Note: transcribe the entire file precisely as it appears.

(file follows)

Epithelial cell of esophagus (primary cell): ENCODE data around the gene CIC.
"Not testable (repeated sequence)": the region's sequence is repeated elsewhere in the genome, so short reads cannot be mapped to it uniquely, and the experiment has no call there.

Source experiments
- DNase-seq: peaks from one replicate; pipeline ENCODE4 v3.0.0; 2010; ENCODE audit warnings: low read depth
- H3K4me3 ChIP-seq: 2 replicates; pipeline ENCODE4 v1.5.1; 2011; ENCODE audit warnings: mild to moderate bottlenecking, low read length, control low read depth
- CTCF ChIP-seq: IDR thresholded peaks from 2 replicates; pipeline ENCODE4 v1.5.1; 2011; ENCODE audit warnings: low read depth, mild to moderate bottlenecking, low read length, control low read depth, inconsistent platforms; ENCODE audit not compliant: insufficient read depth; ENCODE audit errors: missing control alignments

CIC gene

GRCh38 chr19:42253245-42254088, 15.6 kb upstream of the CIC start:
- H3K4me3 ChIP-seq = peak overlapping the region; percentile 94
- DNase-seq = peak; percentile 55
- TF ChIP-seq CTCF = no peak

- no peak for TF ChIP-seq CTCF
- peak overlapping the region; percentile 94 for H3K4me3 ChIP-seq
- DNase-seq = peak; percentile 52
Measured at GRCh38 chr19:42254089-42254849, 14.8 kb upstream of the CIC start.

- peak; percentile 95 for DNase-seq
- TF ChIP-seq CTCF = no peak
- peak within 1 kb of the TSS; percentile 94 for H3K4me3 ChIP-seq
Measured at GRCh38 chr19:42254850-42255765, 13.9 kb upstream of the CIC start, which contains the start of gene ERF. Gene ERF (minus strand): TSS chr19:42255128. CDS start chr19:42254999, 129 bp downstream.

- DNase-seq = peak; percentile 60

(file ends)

Epithelial cell of esophagus (primary cell): ENCODE data around the gene CIC.
"Not testable (repeated sequence)": the region's sequence is repeated elsewhere in the genome, so short reads cannot be mapped to it uniquely, and the experiment has no call there.

Source experiments
- DNase-seq: peaks from one replicate; pipeline ENCODE4 v3.0.0; 2010; ENCODE audit warnings: low read depth
- H3K4me3 ChIP-seq: 2 replicates; pipeline ENCODE4 v1.5.1; 2011; ENCODE audit warnings: mild to moderate bottlenecking, low read length, control low read depth
- CTCF ChIP-seq: IDR thresholded peaks from 2 replicates; pipeline ENCODE4 v1.5.1; 2011; ENCODE audit warnings: low read depth, mild to moderate bottlenecking, low read length, control low read depth, inconsistent platforms; ENCODE audit not compliant: insufficient read depth; ENCODE audit errors: missing control alignments

CIC gene

GRCh38 chr19:42253245-42254088, 15.6 kb upstream of the CIC start:
- H3K4me3 ChIP-seq = peak overlapping the region; percentile 94
- DNase-seq = peak; percentile 55
- TF ChIP-seq CTCF = no peak

- no peak for TF ChIP-seq CTCF
- peak overlapping the region; percentile 94 for H3K4me3 ChIP-seq
- DNase-seq = peak; percentile 52
Measured at GRCh38 chr19:42254089-42254849, 14.8 kb upstream of the CIC start.

- peak; percentile 95 for DNase-seq
- TF ChIP-seq CTCF = no peak
- peak within 1 kb of the TSS; percentile 94 for H3K4me3 ChIP-seq
Measured at GRCh38 chr19:42254850-42255765, 13.9 kb upstream of the CIC start, which contains the start of gene ERF. Gene ERF (minus strand): TSS chr19:42255128. CDS start chr19:42254999, 129 bp downstream.

- DNase-seq = peak; percentile 60